Given that back drop, do you think it’s reasonable to expect that your top customer could then rebound up into the 30% plus percent of revenue vicinity? And then the second question is I’m a little surprised that the slowdown in the rest of the business the 8% growth outside of your number one customer seems a like low, you had been growing more like a 30% clip.
Can you build little more granular on what caused that slowdown because I was a little surprised by that piece of it?
Yeah, so we had addressed that. First of all we tend to be kind of aligned with what you're saying there from what we hear at our key customer. So we think that actually they will rebound when they go into next generation platforms will be quite significant now that they have such a base of datacenter in existence.
They're not building one at a time now. They're updating many at a time. So that should be very healthy for us and we do expect that timing to come stronger across the year as Peter described, the trend overall for them. So that's good. With regards -- does that answer that for you?
Well, so we predicated on the 25 gig architecture rollouts for that upgrade to spending or in fact will we see that spending pull even before that upgrade cycle kicks in, in the back half?
I think they're sum of both. There is infrastructure first of all goes in a little bit in advance as you know. So there is activity throughout the year, I don’t want to be too specific about it.
Okay. And then the second piece of it the 8% excluding your top customer seems a little light relative to prior trajectories?
Yes we have several different things that kind of mix together. There are some lumpy programs. As we mentioned, we had a good strategic relationship going with Cisco with some transceiver optics that we're very excited about.
We think that, that has that kind of trajectory that one out of the two transceiver market has overall, but in addition, we had some starts on programs, which had strong quarters and then it take a while a little bit before they kick in, in 2016.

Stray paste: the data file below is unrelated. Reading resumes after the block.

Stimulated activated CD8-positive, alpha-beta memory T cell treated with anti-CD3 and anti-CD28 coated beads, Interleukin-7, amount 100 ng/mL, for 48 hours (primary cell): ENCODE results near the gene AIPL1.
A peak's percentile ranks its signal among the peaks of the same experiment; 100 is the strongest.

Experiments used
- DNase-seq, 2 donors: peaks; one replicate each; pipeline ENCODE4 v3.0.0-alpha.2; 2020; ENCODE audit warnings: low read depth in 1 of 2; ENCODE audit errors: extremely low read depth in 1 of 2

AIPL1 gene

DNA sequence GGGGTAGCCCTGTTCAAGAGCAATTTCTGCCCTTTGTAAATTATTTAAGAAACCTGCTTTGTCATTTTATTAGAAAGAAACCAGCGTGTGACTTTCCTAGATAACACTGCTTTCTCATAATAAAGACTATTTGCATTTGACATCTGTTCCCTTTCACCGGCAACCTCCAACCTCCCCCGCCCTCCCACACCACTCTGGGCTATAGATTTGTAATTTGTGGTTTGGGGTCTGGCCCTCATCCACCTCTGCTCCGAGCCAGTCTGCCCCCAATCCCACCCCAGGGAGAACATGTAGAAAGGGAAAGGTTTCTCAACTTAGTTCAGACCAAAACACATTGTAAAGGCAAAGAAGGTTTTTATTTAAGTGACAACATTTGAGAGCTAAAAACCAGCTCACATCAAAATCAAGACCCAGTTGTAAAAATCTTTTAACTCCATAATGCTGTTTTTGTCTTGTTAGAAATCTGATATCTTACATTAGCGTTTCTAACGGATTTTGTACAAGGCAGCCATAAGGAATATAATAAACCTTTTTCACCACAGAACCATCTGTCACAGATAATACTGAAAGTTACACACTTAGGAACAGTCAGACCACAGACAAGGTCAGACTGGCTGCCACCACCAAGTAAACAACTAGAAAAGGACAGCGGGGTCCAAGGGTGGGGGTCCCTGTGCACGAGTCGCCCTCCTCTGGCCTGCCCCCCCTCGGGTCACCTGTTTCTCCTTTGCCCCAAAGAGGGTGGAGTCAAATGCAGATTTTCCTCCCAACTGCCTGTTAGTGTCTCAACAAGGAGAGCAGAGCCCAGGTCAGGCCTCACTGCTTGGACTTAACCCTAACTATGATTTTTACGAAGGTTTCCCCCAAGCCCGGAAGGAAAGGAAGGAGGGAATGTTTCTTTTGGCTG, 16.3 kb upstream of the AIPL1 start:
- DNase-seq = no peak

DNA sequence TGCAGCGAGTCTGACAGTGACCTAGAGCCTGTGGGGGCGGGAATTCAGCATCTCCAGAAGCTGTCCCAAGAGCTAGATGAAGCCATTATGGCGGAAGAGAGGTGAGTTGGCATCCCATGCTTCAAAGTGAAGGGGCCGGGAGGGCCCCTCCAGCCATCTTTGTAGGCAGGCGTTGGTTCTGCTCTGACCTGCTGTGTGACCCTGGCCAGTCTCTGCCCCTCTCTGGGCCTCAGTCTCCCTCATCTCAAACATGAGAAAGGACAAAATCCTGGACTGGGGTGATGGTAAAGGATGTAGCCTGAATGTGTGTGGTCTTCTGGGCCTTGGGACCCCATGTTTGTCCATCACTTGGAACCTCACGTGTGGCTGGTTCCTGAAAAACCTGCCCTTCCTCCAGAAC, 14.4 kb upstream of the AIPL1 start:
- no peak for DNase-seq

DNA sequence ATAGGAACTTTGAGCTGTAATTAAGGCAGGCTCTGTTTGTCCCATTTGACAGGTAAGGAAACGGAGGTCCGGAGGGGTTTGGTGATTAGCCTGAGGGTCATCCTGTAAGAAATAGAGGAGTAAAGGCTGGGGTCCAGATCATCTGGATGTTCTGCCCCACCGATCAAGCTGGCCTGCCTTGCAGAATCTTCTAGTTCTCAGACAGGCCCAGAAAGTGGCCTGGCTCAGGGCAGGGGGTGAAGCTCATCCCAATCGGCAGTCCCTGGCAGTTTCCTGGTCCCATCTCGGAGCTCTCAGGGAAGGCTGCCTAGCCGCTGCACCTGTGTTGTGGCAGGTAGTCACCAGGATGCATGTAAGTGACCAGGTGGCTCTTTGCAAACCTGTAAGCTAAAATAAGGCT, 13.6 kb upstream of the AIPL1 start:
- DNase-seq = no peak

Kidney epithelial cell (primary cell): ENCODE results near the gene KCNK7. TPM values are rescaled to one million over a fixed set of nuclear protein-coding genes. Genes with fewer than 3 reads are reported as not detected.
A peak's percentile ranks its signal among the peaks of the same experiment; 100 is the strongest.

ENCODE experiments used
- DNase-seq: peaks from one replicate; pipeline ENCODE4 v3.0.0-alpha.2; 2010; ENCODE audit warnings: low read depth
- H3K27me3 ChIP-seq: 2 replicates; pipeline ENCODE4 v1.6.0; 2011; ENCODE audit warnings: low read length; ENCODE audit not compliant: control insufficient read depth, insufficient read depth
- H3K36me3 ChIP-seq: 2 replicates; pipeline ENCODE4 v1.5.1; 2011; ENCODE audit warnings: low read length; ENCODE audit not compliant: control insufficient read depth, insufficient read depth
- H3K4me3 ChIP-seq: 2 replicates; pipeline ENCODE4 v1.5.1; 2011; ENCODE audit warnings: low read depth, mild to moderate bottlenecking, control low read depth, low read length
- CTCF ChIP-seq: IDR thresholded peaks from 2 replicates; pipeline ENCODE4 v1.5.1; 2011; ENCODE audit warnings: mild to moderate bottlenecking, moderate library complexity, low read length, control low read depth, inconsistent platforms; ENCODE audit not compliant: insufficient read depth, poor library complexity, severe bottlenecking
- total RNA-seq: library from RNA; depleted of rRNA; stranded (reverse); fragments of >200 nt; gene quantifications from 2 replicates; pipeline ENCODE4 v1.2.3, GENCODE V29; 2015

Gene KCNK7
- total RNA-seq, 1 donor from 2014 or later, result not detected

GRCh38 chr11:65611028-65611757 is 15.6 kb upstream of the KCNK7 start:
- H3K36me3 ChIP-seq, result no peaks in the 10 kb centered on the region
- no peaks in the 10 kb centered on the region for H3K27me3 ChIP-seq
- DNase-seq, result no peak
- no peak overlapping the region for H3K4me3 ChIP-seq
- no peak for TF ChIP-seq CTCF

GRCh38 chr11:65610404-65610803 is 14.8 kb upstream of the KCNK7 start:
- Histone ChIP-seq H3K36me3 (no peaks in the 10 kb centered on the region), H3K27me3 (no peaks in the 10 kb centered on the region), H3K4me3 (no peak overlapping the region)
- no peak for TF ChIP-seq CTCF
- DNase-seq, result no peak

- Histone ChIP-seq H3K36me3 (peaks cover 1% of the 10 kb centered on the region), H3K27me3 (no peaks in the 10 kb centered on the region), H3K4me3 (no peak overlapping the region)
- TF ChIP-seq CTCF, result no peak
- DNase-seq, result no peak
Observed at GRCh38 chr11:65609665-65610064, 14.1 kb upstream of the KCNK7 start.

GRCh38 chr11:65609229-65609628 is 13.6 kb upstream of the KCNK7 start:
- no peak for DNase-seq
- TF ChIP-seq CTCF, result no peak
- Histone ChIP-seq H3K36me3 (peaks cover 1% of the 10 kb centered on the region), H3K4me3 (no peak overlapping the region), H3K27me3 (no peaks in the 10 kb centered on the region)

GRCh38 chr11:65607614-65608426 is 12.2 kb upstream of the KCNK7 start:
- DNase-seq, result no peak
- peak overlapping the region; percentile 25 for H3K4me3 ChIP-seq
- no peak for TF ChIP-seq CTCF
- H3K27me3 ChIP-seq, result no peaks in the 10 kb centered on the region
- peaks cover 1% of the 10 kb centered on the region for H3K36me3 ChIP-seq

Like I mentioned the network monitoring type activity, we had a strong quarter one quarter and that's going to come back in 2016 and it would be more steady, so some of that affected Q4.
All right, the network monitoring, that's service provider monitoring right?
And just going back to that other 8% how much of that slowdown is a function of the low end pond segment of the market slowing?
Well, I think we have a piece of that right. So I think that that's kind of been flat for us. It’s a drag when you compare it to the growth model, but it's been fairly steady and we had a lot of different participations in there. So I wouldn’t say it was really down. It was more steady I think.
Okay. I'll seize the floor. Thanks.
Our next question is from Christopher Longiaru of Sidoti & Company. Your line is open.
Hey guys thanks for taking my question. So your largest customer went up, datacom went down and your gross margins are higher. So can you explain how that ended up being the case and also what your expectations are and a little more granularity for how gross margins trend going forward?
As I already told you before, gross margin is a mix of product ASP and also operational excellence. So really now one quarter is going to tell the whole story. So maybe Q4 and now we have a favorable product mix okay.
Even though the revenue level is lower. However, our team did excellent job to manage our operating expense line. I wish going forward we will have probably time to maintain the same level as we have accomplished throughout in 2015.
And just so I understand, so some of the datacom products are higher margin and some are lower and you alluded just the weakness being more datacom and obviously datacom was down as a percentage of revenue. So can you give us a little more granularity into which products were weaker and which products were strong and then also…
I think that based on the revenue mix and the drop in last quarter it's fair to say datacom average wise have a higher, better gross margin than telecom.
Okay. But datacom was down and your gross margin was up right. So that’s what I’m trying to reconcile why was that the case because it can't be…
I am monitoring overall right. However some telecom type of products have better margins. Okay. So really in the quarter it end up telecom product with good margin had a good sales. All right. So that's why we talk about the favorable product mix. Okay.
Okay. And then just in terms of outside of your largest customer, did you have any 10% customers in the quarter?
No, we just had some between 5% and 10%.
Three of them, yeah.
All right. That’s all I have. Thanks guys.
Thank you. Our next question is from Dave Kang of B. Riley. Your line is open.
Thank you. Good afternoon. First of all couple of clarifications, first of all, did you say that top customer was 21% of sales? Did I hear that correctly?
I will check that number for you.